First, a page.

S. silver coins 875: Swiss standard used for export watchcases. 835: a standard predominantly used in Germany after 1884, for the minting of coins in countries of the Latin Monetary Union 833: a common standard for continental silver among the Dutch and Germans 830: a common standard used in older Scandinavian silver 800: the minimum standard for silver in Germany after 1884. The karat system is a standard adopted by US federal law. K is the karat rating of the material, Mg is the mass of pure gold in the alloy, Mm is the total mass of the material.24-karat gold is pure, 18-karat gold is 18 parts gold, 6 parts another metal, 12-karat gold is 12 parts gold, so forth. In England, the karat was divisible into four grains, the grain was divisible into four quarts. For example, a gold alloy of 127⁄128 fineness could have been described as being 23-karat, 3-grain, 1-quart gold; the karat fractional system is being complemented or superseded by the millesimal system, descr
The Tanaka Kikinzoku Group, founded in 1885, is a Japanese manufacturer of precious metals materials focusing on products for the electronics and automotive industries. Tanaka's European subsidiary is Tanaka Kikinzoku International GmbH in Frankfurt and its US subsidiary is Tanaka Kikinzoku International Inc. in Chicago, United States. The name Tanaka Kikinzoku traces back to the owners' family name "Tanaka" and the Japanese word for precious metals "Kikinzoku". According to its company information, Tanaka is leading the world market for bonding wire and catalysts for PEM fuel cells. Tanaka Kikinzoku was founded as a monetary exchange firm, but became known as a company which connected manufacturing industries with platinum materials. Tanaka engaged in platinum metal recovery and the company was the first fabricator of platinum fine filament wire in Japan. During the Taisho period and early Showa period, the widespread modernization of Japan's industries saw the development of Tanaka's research and manufacture of industrial precious metals products.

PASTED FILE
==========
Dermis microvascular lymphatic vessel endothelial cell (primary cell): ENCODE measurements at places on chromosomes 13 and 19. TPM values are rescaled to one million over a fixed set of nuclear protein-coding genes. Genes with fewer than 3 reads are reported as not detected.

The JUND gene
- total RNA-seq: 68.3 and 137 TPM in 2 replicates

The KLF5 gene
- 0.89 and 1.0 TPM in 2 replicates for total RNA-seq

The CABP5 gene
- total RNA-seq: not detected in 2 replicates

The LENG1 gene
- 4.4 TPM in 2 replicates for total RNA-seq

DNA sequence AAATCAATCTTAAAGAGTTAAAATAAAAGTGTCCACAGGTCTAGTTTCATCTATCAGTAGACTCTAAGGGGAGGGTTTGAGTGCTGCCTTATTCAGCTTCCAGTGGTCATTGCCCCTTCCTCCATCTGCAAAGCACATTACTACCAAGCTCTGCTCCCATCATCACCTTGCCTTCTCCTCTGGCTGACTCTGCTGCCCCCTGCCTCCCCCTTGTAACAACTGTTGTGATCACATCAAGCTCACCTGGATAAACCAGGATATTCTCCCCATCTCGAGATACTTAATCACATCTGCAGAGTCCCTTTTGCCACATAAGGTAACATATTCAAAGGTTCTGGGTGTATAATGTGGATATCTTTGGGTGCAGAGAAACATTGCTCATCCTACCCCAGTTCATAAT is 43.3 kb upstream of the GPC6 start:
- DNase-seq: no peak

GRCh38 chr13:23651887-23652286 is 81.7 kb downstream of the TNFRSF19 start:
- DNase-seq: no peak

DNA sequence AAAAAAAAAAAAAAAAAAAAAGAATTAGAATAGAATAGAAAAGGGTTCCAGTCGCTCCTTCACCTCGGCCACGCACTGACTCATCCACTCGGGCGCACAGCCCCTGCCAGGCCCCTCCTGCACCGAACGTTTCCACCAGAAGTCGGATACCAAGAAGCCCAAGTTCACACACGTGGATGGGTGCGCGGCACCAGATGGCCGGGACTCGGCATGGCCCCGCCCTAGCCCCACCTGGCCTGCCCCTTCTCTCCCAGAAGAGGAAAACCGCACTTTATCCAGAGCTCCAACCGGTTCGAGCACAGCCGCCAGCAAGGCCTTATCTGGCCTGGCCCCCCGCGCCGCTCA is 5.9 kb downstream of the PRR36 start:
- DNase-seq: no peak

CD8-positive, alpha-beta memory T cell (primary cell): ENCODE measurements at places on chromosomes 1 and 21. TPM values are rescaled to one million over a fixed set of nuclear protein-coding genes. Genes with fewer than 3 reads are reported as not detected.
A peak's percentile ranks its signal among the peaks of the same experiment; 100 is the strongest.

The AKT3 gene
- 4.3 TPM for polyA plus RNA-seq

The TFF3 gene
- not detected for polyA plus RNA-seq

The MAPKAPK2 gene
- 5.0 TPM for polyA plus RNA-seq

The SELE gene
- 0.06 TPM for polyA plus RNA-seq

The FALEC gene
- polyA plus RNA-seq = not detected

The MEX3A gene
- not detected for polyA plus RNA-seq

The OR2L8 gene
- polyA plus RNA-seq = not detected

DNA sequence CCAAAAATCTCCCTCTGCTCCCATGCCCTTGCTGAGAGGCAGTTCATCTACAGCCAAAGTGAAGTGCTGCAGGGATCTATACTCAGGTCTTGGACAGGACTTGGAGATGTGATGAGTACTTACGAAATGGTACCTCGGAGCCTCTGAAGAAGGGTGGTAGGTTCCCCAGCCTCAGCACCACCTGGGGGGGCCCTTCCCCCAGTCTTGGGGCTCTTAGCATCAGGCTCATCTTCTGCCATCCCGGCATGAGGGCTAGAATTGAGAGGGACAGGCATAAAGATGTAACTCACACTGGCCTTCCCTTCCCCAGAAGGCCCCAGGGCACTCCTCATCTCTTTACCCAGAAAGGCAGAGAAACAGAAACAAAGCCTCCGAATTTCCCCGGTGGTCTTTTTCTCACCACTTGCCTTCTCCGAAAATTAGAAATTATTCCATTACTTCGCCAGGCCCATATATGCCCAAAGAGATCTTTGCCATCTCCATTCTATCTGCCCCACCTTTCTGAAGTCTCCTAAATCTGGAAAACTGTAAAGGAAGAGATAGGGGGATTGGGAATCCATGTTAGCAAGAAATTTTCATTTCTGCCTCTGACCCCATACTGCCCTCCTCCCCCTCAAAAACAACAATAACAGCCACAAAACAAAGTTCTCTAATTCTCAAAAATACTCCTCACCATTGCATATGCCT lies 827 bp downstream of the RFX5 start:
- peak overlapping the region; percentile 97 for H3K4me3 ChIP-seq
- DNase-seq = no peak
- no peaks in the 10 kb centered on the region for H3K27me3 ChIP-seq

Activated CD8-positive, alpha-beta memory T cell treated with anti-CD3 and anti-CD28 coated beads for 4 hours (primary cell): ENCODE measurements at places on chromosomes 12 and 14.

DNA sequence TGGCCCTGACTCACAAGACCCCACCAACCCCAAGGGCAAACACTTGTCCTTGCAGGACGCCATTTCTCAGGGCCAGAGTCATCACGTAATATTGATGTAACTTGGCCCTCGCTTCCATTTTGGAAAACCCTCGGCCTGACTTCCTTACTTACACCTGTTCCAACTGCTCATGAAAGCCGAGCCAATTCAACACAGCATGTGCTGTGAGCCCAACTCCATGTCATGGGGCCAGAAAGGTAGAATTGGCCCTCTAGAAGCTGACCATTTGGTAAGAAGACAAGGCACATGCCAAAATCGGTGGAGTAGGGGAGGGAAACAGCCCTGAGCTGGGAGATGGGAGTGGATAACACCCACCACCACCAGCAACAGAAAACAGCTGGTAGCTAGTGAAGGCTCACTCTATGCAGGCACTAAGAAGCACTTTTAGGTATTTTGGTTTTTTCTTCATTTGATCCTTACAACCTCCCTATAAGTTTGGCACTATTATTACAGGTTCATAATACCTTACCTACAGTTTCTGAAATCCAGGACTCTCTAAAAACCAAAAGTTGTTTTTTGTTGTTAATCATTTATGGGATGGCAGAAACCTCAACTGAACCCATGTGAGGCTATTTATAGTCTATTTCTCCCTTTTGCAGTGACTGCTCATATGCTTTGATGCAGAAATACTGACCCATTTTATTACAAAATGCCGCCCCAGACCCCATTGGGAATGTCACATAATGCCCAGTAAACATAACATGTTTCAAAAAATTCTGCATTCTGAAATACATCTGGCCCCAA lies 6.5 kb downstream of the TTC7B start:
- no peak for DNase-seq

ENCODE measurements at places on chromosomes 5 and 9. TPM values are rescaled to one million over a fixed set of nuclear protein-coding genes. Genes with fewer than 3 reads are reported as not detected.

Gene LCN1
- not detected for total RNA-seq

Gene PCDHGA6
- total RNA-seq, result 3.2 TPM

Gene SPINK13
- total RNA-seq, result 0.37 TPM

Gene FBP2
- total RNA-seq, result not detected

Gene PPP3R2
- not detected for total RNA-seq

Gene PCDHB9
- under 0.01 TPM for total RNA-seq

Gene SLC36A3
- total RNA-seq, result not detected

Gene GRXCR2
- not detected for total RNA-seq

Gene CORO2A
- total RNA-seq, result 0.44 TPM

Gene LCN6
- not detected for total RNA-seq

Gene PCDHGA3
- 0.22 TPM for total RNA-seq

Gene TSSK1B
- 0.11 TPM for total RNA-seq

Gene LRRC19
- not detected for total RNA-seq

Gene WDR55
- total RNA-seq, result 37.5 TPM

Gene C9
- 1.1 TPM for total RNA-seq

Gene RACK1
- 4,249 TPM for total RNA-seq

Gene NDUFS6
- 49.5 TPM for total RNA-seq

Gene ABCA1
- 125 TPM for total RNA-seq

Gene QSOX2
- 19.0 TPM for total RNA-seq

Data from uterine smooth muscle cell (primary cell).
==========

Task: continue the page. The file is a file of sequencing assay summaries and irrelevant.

Under a policy of "National Wealth", the early Showa period was influenced by the Japanese military. During the Second World War, the company was under the administration of the Army; as it was not permitted to engage in trade with other industrialized nations, Tanaka Kikinzoku was forced to promote greater domestic reliance and develop various technologies for domestic consumption. Products that contributed to Japan's postwar economic recovery occupied a large share of the industry, such as electrical contacts for power generation, nozzles for the synthetic fiber industry, precious metals materials for electrical household appliances and radios. After 1965, the Japanese economy rushed to build a foundation centered on the electrical, communications and electronics industries. During this period, the company built the foundation of the modern Tanaka Kikinzoku Group; this period of high economic growth brought increased income, widespread availability of consumer goods, higher standard of living, all defining qualities of the wealthier society of modern Japan.
The Second Gold Boom of 1981 resulted in an increased number of individual investors, bringing flourishing business to the company's retail shops. The majority of customers are companies from the electronics, automotive, telecommunications and glass industries. However, the company does maintain retail operations, such as the Ginza Tanaka store in Tokyo. Tanaka Kikinzoku uses precious metals to manufacture materials and semi-fabricated products for industrial applications; the company has produced the winner medals and finisher medals for every Tokyo Marathon since the first edition. European website Website of the Japanese headquarters Website of Ginza Tanaka Website of the investment branch